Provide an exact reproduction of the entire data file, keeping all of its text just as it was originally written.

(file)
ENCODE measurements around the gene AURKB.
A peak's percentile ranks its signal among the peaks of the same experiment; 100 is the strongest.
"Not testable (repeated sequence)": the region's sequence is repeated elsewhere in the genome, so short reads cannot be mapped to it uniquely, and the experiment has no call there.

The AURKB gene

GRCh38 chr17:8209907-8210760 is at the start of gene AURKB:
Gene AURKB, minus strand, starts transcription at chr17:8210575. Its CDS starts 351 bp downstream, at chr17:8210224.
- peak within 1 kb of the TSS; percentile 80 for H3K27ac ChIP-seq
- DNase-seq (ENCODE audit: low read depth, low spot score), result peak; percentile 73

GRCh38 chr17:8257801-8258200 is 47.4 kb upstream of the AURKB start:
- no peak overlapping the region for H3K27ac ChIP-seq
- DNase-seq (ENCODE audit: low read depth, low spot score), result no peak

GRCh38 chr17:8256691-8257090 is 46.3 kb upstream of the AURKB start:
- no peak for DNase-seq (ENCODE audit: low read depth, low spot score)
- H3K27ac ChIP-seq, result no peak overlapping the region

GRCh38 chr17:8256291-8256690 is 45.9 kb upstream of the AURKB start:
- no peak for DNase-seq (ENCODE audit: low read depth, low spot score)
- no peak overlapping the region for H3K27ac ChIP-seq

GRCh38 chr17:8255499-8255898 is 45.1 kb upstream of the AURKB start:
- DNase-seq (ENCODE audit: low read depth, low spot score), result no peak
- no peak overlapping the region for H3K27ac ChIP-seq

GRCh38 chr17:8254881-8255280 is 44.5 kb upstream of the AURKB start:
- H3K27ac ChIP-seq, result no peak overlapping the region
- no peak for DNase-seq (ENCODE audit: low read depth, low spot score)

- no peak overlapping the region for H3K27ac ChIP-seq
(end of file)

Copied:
ENCODE measurements around the gene AURKB.
A peak's percentile ranks its signal among the peaks of the same experiment; 100 is the strongest.
"Not testable (repeated sequence)": the region's sequence is repeated elsewhere in the genome, so short reads cannot be mapped to it uniquely, and the experiment has no call there.

The AURKB gene

GRCh38 chr17:8209907-8210760 is at the start of gene AURKB:
Gene AURKB, minus strand, starts transcription at chr17:8210575. Its CDS starts 351 bp downstream, at chr17:8210224.
- peak within 1 kb of the TSS; percentile 80 for H3K27ac ChIP-seq
- DNase-seq (ENCODE audit: low read depth, low spot score), result peak; percentile 73

GRCh38 chr17:8257801-8258200 is 47.4 kb upstream of the AURKB start:
- no peak overlapping the region for H3K27ac ChIP-seq
- DNase-seq (ENCODE audit: low read depth, low spot score), result no peak

GRCh38 chr17:8256691-8257090 is 46.3 kb upstream of the AURKB start:
- no peak for DNase-seq (ENCODE audit: low read depth, low spot score)
- H3K27ac ChIP-seq, result no peak overlapping the region

GRCh38 chr17:8256291-8256690 is 45.9 kb upstream of the AURKB start:
- no peak for DNase-seq (ENCODE audit: low read depth, low spot score)
- no peak overlapping the region for H3K27ac ChIP-seq

GRCh38 chr17:8255499-8255898 is 45.1 kb upstream of the AURKB start:
- DNase-seq (ENCODE audit: low read depth, low spot score), result no peak
- no peak overlapping the region for H3K27ac ChIP-seq

GRCh38 chr17:8254881-8255280 is 44.5 kb upstream of the AURKB start:
- H3K27ac ChIP-seq, result no peak overlapping the region
- no peak for DNase-seq (ENCODE audit: low read depth, low spot score)

- no peak overlapping the region for H3K27ac ChIP-seq